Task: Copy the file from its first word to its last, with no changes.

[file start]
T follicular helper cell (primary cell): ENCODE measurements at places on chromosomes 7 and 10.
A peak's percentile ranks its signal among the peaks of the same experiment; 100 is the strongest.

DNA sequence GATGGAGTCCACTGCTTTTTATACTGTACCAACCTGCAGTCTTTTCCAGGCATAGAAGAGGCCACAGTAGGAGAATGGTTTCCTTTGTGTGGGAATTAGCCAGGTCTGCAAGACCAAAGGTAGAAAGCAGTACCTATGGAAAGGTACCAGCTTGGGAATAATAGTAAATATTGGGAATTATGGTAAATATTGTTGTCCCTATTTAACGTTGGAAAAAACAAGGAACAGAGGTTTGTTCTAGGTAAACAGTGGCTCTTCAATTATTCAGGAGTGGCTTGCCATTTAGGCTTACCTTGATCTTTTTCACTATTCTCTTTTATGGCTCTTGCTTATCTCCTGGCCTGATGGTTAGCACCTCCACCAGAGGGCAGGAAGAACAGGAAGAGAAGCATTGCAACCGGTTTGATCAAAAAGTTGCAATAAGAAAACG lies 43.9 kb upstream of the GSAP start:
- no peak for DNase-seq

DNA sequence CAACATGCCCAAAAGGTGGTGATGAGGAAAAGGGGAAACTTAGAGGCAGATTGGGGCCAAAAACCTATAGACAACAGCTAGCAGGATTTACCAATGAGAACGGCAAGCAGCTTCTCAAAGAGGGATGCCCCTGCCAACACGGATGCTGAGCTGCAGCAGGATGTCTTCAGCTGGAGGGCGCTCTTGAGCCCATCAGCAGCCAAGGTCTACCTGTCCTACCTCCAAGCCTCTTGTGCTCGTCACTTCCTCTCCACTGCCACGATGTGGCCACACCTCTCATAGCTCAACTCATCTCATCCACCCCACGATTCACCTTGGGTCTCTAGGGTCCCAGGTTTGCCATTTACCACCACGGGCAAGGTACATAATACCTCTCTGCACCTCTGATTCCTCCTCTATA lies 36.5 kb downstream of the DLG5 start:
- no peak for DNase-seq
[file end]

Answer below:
T follicular helper cell (primary cell): ENCODE measurements at places on chromosomes 7 and 10.
A peak's percentile ranks its signal among the peaks of the same experiment; 100 is the strongest.

DNA sequence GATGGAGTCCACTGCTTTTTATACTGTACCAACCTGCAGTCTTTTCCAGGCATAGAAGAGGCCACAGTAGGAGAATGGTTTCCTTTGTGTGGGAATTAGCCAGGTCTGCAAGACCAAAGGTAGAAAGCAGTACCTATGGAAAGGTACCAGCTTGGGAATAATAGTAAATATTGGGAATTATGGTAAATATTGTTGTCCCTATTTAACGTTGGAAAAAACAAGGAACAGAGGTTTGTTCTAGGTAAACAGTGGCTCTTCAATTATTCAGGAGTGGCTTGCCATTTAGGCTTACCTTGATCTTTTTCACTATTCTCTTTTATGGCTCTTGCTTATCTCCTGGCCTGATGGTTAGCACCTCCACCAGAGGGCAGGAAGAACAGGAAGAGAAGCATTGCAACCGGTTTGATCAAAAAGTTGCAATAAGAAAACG lies 43.9 kb upstream of the GSAP start:
- no peak for DNase-seq

DNA sequence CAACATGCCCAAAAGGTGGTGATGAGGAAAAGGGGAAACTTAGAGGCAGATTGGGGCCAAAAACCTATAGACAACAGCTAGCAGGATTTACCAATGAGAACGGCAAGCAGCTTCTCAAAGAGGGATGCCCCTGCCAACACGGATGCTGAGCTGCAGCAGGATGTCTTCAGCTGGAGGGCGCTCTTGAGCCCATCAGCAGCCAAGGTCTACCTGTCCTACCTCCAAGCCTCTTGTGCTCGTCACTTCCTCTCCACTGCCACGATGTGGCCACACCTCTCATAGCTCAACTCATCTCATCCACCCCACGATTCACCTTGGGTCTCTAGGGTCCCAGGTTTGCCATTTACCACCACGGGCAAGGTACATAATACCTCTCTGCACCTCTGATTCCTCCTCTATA lies 36.5 kb downstream of the DLG5 start:
- no peak for DNase-seq